From the same root we also have the word kadmah referring, as does the national anthem, to the East side, from Genesis 13:14:

“The Lord said to Abram, after Lot had separated from him, ‘Raise your eyes now, and look from the place where you are, northward and southward and eastward (קֵ֥דְמָה – kadmah) and westward; for all the land that you see I will give to you and to your offspring forever.’”

The Jewish settlement of Petah Tikvah (Gateway to Hope) was founded in 1878. It is located seven miles east of Tel Aviv with over 230,000 residents today.  (YouTube capture)

The Jewish settlement of Petah Tikvah (Gateway to Hope) was founded in 1878.  It is located seven miles east of Tel Aviv with over 230,000 residents today.  (YouTube capture)

“As long as within the heart—ba’levav the Jewish soul sings”

Another tiny word in the anthem which seems insignificant is ba-levav.   It is translated here as in the heart, but it actually means in the deepest place of the heart.

It is the same word used in the Bible for the most common of all Jewish prayers: the Shema, also quoted by Yeshua (Jesus) in the Brit Chadashah (New Testament):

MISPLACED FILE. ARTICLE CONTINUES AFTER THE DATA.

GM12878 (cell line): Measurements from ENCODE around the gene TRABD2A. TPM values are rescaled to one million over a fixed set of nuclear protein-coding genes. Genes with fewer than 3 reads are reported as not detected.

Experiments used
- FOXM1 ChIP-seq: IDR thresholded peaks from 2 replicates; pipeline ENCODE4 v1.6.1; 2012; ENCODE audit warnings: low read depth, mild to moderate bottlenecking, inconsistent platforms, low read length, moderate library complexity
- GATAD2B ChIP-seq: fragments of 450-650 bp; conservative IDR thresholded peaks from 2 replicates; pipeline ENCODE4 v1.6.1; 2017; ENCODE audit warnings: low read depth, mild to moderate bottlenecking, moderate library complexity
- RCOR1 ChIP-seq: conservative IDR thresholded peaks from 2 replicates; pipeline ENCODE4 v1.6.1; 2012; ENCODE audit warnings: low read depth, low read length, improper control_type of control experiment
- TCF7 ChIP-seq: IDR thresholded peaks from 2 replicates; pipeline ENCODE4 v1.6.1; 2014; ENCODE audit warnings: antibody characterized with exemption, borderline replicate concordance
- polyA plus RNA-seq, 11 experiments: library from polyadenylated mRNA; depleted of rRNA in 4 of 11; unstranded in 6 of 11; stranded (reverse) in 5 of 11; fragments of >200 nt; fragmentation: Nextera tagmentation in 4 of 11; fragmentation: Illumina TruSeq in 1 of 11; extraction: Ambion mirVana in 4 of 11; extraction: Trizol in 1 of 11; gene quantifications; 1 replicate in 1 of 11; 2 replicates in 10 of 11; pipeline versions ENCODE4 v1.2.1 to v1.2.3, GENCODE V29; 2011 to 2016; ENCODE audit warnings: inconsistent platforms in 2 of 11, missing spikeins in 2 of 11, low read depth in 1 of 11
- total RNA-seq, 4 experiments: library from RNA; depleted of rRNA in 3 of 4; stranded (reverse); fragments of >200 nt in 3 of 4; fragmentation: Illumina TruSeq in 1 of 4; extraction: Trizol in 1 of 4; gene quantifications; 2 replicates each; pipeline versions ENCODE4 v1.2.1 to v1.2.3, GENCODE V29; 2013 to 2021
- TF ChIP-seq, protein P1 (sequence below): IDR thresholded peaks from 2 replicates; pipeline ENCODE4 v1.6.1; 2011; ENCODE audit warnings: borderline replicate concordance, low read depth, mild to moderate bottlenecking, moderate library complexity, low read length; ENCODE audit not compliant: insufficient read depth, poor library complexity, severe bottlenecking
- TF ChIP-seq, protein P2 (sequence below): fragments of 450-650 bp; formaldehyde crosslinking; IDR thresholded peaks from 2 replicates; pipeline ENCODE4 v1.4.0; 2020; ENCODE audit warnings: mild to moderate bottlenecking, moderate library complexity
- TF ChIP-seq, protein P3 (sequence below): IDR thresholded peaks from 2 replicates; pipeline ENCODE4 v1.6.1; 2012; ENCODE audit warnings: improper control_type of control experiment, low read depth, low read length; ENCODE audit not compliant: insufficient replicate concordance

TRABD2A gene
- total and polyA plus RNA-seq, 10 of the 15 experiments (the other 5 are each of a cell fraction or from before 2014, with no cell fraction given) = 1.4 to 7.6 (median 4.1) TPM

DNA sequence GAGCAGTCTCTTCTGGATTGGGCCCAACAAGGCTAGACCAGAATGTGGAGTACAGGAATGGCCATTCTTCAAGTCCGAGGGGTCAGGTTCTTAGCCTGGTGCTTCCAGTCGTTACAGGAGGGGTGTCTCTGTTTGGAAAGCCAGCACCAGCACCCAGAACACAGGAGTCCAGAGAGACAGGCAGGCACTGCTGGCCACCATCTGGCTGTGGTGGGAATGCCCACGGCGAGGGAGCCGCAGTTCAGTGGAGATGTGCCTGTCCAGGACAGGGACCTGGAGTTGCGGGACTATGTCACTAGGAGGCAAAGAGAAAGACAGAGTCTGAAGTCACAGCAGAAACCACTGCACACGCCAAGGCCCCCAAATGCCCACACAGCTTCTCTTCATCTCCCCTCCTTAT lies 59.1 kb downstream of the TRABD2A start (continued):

“Hear O Israel, the LORD your God, the LORD is one.  And you shall love the LORD your God with all your heart (לְבָבְךָ֥ – levav-cha), with all your soul and with all your might.”  (Deuteronomy 6:4–5)

The Jewish soul yearns as though it is missing something.   That same yearning is expressed in Psalm 42:5,11:  “Why are you cast down, O my soul, and why are you in turmoil within me?”

Thankfully the psalmist continues:  “Hope in God; for I shall again praise Him, my Salvation [Yeshua] and my God.”

 Prayer at the Western (Wailing) Wall in the late 19th century (Photo by Felix Bonfils, Israel National Archives)